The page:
Clearly the importance of our economic reliance of fossil fuels - notably petroleum - simply had not sunk in at all. He seemed to think that the whole talk was about some kind of philosophical attitude, rather than a forewarning on survival in hard times to come.
Richard Heinberg's reply was that relocalisation and self-sufficiency wasn't about 'choice'. It was about dealing with an unavoidable situation. He said that his own father had been raised on a subsistence farm but had managed to get to the city and become the first in the family to get a university education. Richard added that he and his wife lived on a large block in a city where they had numerous fruit and nut trees and hens, and that, although it was sometimes hard work, they had more fun now than they had ever had.
What I learned from this exchange was that one psychological way of not dealing with finite resources is to assume that they are somehow discretionary. Though how a farm-boy could fail to appreciate the importance of petroleum defeats me, unless this young man is an indicator of how modern schools, even in rural areas, teach within paradigms separate from rural reality.
Goldcoast Climate change refugees
Another young man, closer to the front of the audience, whilst acknowledging that population poses a problem in Australia asked, "But what should Australia do about climate change refugees from poor countries? Don't we have an obligation to take some? How many should we take?
This view seemed to me to indicate that the person asking the question had somehow assumed that peak oil, global warming and financial implosion would only affect the 'third world'. Hence his question was, given the need to limit Australia's population size, what should our position be on climate change refugees? The picture was painted of millions seeking entry to our safe and prosperous shores.
I would have liked to asked him why he seemed to assume that Australia's economy will somehow not implode with the rest of the world's and that our own population will not be affected by sea-level rise, given that most of our populations live in coastal cities. We have seen what several feet rise in river levels did for the Brisbane CBD during the floods in 2011. Well, the Brisbane River opens onto the sea, which means, if there is a rise in sea levels, the CBD is likely to be inundated. As for the Gold Coast; those hundreds of skyscrapers lining the beach are completely vulnerable to permanent deluge. Their location is a testimony to shortsightedness and opportunistic investment overseen by negligent councils and state governments.
Sydney Harbour will have its valleys inundated. Port Philip Bay and Hastings (enclosing the Mornington Peninsula where developers are planning to build many new suburbs, a new railway, tollways and to massively increase cargo traffic), are doomed to lose many buildings. Likewise for Perth (on the Swan River), Darwin on the sea, Adelaide, and so many other towns and cities.
The same can be said, in metaphor, for our economy. Look at how Campbell Newman, the new Queensland Premier, has used recent floods as an excuse to sell off more assets and close down jobs!
Throughout this talk I was impressed with the organisation of the event by SPA members and Vice President of SPA Victoria and Tasmania, Jenny Warfe (of Blue Wedges fame)'s presence. Her introductions of the event and the speakers set an excellent tone for the evening. Kelvin Thomson MP formally introduced Richard Heinberg, but he did not overshadow the main speaker.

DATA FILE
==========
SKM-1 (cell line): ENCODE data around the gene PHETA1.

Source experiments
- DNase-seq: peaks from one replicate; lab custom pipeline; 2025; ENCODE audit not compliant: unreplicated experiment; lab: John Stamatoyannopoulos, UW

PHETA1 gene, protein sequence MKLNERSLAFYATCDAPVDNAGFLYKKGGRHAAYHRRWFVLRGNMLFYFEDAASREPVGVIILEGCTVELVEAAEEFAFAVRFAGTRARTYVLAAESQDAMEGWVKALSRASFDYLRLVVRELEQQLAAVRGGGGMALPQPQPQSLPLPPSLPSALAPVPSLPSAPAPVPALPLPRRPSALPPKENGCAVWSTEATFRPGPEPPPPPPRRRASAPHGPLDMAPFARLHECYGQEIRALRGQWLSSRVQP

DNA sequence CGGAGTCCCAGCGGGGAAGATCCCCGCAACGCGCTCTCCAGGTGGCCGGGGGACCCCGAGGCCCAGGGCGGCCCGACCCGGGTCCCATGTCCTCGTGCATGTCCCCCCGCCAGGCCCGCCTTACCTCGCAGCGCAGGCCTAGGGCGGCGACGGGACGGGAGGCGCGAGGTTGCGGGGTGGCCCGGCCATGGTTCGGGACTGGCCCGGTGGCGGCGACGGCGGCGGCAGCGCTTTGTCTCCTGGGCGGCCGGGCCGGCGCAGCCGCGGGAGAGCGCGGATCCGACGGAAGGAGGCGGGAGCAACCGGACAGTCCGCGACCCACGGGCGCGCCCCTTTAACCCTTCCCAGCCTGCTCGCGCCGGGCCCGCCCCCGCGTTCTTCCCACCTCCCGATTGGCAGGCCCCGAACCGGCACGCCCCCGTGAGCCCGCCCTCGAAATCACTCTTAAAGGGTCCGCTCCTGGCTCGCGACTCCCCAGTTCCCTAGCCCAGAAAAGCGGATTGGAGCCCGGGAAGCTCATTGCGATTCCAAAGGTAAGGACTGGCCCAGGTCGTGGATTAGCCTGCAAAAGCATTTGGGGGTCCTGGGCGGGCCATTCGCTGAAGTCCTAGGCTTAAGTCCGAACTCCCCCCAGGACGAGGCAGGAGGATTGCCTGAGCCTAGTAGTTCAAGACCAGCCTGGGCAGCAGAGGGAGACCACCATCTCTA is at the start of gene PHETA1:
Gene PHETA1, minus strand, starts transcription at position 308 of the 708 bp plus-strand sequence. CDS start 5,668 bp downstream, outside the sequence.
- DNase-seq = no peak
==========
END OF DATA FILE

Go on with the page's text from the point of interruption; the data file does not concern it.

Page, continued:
Some questions later targeted Thomson's knowledge of local population policy problems. He answered some, but mostly deferred to Heinberg. Unusual for an Australian politician in such an event, the audience gave Kelvin a standing ovation and a number of people spoke of how grateful they were to him for representing Australians' democratic opinion on high immigration numbers, overpopulation and overdevelopment. Richard Heinberg, naturally received very strong applause and was obviously greatly appreciated.
This event, which took place at the Wheeler Centre in Melbourne, was unusually well attended for a counter-growth lobby population and resources lecture in Australia. The speaker, Richard Heinberg, has received far more coverage than any other non-Cornucopian population and resources speaker that I remember, apart from Tim Flannery perhaps. Sustainable Population Australia members in each state who set up his speaker tour deserve credit. Although Jill Quirk, the Victorian and Tasmanian President was unable to attend due to unforseeable events, her work in organising the branch response was vital.
The only criticism one can make is that more Australian speakers should be on this particular counter-growth lecture circuit and SPA has a number of good ones in its branches that it simply fails to promote, year after year, despite being the peak body in this field. SPA has symptoms of clique and cringe syndrome. If SPA only recycles the same national leaders and will not promote locals to prominence in speaker events and as spokespersons, its message will always be eclipsed by the mainstream and property development media, which are constantly anointing their own talking heads, with effect, despite little concern for quality. In fact raising the profile of good activists, no matter how humble, is one of the Candobetter.net's most important activities.
The Centre for the Advancement of the Steady State Economy (CASSE) and the Australian Conservation Foundation (ACF) were also involved in supporting this event.
This article was meant to appear yesterday but, owing to a bug in Acrobat that freezes the screen whenever I try to read an acrobat article, I had to reboot and lost everything I wrote yesterday.